It was either annoying or endearing.

The student said “hi” at the end of class, as he looked over my podium to casually glance at my computer screen. Then, he went to a stack of books, picked them up and looked at them, despite the fact that it seemed like they were not in a place where students should peruse. It was either annoying because he clearly didn’t know boundaries, didn’t respect my space as a teacher, and appeared to not know what should be private.

Or it was endearing because his attitude indicated the great comfort he felt in my classroom. Something about the way he was performing these actions seemed innocent and naive. Like a child who glances at a parent’s phone with interest rather than intrigue. Or a teen who roots through the cupboard looking for food to consume.

“You seem at home,” I said after he placed the books back on the stack.

“Yeah, I feel pretty comfortable,” he replied, most likely oblivious to what his actions could have meant.

And I chose to read his actions as a compliment instead of him brashly stepping over lines I’d drawn. That split-second choice, to read his actions in a positive light instead of an infuriating way, gave that afternoon moment life instead of frustration.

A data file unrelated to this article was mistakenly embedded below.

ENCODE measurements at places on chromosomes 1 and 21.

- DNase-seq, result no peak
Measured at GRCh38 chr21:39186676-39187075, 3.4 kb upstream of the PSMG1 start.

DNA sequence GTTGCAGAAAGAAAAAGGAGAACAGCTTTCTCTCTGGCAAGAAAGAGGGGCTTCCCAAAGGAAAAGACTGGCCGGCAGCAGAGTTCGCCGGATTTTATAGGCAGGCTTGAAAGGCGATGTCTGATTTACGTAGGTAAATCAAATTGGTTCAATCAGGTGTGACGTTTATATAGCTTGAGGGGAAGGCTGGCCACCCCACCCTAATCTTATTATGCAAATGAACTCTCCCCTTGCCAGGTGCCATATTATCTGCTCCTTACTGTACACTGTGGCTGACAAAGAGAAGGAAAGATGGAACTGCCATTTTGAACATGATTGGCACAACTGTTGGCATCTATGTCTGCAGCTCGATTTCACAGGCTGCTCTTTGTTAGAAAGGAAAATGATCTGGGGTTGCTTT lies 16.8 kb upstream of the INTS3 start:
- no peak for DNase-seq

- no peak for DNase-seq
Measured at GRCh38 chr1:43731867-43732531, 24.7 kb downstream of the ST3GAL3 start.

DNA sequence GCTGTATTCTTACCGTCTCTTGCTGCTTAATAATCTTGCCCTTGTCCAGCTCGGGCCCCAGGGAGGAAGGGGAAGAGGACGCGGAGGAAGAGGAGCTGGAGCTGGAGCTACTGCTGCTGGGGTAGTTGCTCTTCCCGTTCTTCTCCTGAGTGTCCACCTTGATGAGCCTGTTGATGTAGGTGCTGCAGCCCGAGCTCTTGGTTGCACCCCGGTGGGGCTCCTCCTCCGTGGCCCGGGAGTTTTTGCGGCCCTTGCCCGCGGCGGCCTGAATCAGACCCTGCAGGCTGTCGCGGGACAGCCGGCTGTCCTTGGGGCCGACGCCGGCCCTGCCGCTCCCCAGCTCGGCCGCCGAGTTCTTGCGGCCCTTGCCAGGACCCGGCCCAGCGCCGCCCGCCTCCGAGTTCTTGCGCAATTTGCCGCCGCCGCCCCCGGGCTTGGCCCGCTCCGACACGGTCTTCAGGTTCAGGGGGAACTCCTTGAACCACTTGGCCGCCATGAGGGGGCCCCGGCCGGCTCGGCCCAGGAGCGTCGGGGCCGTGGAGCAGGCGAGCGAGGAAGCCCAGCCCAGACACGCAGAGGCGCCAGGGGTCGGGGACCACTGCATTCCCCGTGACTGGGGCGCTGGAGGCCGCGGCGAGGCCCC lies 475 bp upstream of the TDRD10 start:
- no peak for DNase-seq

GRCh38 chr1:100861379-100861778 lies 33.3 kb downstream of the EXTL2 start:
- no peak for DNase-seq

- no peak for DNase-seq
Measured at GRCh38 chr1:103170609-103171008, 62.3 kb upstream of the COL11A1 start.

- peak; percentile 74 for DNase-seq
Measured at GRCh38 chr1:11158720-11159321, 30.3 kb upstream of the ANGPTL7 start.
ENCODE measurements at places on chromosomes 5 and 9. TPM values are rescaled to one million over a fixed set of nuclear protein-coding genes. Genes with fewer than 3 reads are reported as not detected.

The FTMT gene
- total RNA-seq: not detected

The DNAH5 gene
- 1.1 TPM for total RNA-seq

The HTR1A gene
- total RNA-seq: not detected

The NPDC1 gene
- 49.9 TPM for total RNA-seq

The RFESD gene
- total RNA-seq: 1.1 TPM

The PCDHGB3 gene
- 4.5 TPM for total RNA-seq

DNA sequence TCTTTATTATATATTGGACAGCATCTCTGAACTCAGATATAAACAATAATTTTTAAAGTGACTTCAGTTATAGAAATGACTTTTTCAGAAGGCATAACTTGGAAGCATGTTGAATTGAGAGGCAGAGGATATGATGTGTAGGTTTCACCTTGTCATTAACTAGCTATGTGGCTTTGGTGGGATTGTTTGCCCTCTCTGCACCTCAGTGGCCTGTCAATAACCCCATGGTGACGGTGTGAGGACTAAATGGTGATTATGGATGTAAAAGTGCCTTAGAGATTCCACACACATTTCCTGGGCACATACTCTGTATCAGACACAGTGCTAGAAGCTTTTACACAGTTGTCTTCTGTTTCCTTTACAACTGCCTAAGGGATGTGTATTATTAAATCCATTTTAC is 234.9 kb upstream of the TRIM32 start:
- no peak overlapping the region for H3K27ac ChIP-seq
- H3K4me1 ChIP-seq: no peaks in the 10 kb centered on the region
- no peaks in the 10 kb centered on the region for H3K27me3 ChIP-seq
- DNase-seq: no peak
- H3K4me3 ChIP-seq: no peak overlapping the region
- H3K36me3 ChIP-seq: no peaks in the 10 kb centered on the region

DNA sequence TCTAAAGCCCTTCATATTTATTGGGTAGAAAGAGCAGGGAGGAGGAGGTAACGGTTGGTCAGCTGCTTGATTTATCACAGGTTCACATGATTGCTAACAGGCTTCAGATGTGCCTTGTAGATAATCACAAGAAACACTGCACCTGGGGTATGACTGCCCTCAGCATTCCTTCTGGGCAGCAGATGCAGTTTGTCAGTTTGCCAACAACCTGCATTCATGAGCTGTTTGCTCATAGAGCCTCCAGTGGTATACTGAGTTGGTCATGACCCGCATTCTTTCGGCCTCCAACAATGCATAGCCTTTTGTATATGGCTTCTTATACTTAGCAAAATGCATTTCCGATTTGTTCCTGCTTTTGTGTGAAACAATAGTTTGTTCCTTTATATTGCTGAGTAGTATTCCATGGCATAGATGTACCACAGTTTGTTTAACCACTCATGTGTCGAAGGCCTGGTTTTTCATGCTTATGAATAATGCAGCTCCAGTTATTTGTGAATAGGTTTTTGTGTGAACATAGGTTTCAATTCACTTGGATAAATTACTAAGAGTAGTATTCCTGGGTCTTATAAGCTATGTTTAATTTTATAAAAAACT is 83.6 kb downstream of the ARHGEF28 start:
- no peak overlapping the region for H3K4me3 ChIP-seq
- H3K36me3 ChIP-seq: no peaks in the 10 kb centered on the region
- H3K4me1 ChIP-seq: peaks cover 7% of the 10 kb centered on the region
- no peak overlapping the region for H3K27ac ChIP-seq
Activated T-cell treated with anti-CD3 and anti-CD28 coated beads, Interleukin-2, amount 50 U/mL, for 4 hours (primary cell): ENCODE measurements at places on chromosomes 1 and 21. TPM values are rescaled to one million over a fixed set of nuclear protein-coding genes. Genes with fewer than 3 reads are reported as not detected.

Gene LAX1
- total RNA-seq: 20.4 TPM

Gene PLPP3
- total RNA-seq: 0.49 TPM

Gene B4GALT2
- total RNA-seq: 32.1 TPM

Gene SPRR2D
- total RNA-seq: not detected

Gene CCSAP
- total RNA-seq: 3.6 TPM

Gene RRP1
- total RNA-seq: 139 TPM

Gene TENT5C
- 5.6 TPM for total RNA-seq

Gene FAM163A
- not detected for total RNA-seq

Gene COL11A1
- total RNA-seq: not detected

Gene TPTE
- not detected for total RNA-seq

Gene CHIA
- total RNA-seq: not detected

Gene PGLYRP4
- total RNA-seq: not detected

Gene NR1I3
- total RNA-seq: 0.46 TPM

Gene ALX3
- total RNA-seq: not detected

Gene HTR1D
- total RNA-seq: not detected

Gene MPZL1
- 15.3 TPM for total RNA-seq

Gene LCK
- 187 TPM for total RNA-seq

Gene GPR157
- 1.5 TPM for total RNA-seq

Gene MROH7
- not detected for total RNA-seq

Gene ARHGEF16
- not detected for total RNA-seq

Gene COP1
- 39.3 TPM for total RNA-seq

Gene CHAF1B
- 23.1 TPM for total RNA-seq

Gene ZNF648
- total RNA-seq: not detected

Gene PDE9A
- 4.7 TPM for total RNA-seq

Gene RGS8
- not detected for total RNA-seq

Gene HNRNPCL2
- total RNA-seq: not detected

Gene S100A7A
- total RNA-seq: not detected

He feels at home.

In the midst of a week that feels long and a month that I find myself stressfully wishing away, I was thankful to find a moment that gladdened my heart with simple joy. Sometimes, they make weird noises. Sometimes, I say things I never thought I’d say to teenagers. Sometimes, they make me want to pull my hair out. But, today, I was grateful that at least one person feels like my classroom is a safe, comfortable place for them.

Today, I found Christ and gave Him a home. But, I almost didn’t.

Lord, widen my heart during this time of Advent. There is always room for You. Make more room so that I might welcome others who reflect You. May I seek and find You in the most unlikely of places and in the most inopportune times. May unexpected grace move my heart from annoyance to affection every time.

Photo by Jeffrey Hamilton on Unsplash

One thought on “Trading Frustration for Affection

Leave a Reply

Fill in your details below or click an icon to log in:

WordPress.com Logo

You are commenting using your WordPress.com account. Log Out /  Change )

Google photo

You are commenting using your Google account. Log Out /  Change )

Twitter picture

You are commenting using your Twitter account. Log Out /  Change )

Facebook photo

You are commenting using your Facebook account. Log Out /  Change )

Connecting to %s